As a young woman Sanchez studied with the poet Louise Bogan, and the documentary recounts a story in which Sanchez asks Bogan whether she has talent. Bogan’s response: “Yes, you have talent, now let’s see whether you are going to do anything with it.” And indeed, Sanchez did so much with her talent. Through her poetry she spoke to and about the oppressed with a voice that resonated throughout the Black Arts Moment that followed her groundbreaking work. Through her social and political activism, she spoke out boldly against injustice and for peace. In the documentary, Talib Kweli credits Sanchez for making it possible for Hip-Hop to exist: “She didn’t just kick off the doors, she blew off the roof.” In fact, Sanchez blew off many roofs. Summing up the importance of her work, for which, among many other honors, she won the American Book Award (1985) and the Harper Lee Award (2004), Kalamu ya Salaam concluded in the Dictionary of Literary Biography: “Sanchez is one of the few creative artists who have significantly influenced the course of black American literature and culture.”

In addition to documenting the course of Sanchez’s personal life, her literary life, and her life as an educator–beginning in Alabama, with stops along the way in New York, Amherst, and San Francisco, and ending in Philadelphia–the documentary surveys the route of her five decades of activism, touching upon her involvement in CORE, The Children of Malcolm, the Black Power Movement, the Black Arts Movement, the Black Studies Movement, the Black Panthers, and The Nation of Islam. Above all, the film portrays a powerful, principled woman on a mission, speaking out against and standing up to injustice wherever she encounters it–whether in the curricula of respected educational institutions or in the misogyny of Eldrich Cleaver–demanding and reclaiming self-respect for herself and for her community, and urging her sisters and brothers to do the same. Ms. Sanchez’s father appears throughout the documentary, and throughout his daughter’s life, beseeching her, for her own sake and for the sake of her family, to stop making waves, to keep her mouth shut. But that was a path that Sonia Sanchez would not take, could not take, no matter what price she had to pay.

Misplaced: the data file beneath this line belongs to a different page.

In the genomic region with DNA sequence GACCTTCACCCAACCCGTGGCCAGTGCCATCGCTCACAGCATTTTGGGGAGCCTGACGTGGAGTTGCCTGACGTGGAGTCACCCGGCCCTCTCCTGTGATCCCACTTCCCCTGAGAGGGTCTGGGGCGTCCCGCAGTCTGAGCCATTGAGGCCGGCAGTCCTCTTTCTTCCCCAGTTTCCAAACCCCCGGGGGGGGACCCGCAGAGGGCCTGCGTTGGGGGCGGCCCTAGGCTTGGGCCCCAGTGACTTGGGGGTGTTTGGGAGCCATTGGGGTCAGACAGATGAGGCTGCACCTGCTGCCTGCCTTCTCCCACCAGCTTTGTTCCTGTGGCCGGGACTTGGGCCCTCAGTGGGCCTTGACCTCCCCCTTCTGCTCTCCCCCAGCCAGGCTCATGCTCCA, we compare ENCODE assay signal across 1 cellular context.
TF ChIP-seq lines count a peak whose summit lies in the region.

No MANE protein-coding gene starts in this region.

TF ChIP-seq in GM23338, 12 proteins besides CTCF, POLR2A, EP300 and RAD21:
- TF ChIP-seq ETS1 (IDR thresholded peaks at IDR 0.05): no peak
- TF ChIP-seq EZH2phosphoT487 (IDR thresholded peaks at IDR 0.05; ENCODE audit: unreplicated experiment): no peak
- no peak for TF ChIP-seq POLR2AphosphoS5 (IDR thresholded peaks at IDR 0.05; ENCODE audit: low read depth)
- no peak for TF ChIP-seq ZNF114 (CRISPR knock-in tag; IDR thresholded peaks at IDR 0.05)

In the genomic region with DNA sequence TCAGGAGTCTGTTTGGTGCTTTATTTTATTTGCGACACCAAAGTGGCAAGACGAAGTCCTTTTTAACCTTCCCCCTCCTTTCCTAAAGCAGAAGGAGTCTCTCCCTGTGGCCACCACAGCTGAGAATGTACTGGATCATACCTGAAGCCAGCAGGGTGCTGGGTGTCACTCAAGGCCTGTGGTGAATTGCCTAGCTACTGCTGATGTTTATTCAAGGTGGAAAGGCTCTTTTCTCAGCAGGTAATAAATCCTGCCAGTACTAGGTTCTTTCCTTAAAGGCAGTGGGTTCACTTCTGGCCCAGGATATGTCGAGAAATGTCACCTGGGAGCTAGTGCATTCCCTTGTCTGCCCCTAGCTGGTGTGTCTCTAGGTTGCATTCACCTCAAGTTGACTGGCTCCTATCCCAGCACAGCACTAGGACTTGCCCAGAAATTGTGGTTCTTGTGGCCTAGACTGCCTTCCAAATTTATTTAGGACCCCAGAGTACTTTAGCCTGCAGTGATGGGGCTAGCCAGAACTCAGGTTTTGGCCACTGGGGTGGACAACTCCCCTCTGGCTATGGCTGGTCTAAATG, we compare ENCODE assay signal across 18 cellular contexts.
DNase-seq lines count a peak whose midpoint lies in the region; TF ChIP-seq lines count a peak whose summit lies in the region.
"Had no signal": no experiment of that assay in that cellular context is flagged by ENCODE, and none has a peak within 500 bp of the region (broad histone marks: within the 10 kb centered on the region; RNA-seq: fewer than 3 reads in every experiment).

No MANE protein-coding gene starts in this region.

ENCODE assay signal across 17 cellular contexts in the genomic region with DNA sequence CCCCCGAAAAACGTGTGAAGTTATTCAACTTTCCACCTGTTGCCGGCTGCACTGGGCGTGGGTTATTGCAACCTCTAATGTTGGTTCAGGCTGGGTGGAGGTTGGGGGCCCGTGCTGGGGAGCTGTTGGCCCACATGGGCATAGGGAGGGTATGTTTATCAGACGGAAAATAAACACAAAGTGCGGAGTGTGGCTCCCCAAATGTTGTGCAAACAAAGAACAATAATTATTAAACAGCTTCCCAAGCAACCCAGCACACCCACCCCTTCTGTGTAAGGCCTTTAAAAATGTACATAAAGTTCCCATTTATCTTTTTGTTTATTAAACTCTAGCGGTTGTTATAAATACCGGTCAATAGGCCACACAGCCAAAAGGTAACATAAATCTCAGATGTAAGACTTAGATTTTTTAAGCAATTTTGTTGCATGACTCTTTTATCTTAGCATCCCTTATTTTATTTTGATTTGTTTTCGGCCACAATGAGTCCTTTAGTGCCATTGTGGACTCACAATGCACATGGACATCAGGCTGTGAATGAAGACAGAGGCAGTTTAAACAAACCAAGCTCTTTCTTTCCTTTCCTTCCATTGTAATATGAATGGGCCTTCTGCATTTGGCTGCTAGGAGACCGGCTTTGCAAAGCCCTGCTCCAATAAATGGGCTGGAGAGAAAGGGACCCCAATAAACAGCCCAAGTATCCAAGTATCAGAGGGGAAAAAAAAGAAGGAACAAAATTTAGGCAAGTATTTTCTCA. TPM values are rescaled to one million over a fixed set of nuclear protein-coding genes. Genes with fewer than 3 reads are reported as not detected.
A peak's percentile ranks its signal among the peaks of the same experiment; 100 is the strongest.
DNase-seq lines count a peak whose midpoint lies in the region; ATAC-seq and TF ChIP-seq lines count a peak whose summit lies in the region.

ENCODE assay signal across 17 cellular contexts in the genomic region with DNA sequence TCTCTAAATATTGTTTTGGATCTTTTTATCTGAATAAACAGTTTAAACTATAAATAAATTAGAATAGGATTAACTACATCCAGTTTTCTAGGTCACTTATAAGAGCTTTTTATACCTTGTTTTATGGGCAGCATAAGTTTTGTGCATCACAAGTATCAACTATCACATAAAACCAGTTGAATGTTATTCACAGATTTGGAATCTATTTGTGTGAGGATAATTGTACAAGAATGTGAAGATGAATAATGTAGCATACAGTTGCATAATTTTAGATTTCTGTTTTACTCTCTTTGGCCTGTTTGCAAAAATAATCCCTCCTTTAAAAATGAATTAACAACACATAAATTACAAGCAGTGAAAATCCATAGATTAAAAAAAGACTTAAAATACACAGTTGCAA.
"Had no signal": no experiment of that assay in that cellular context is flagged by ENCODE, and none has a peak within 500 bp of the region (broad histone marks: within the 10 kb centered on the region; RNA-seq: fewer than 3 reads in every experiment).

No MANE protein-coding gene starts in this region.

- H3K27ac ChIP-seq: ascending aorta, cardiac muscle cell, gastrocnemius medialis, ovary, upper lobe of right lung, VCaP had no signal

Sanchez’s discovery of black literature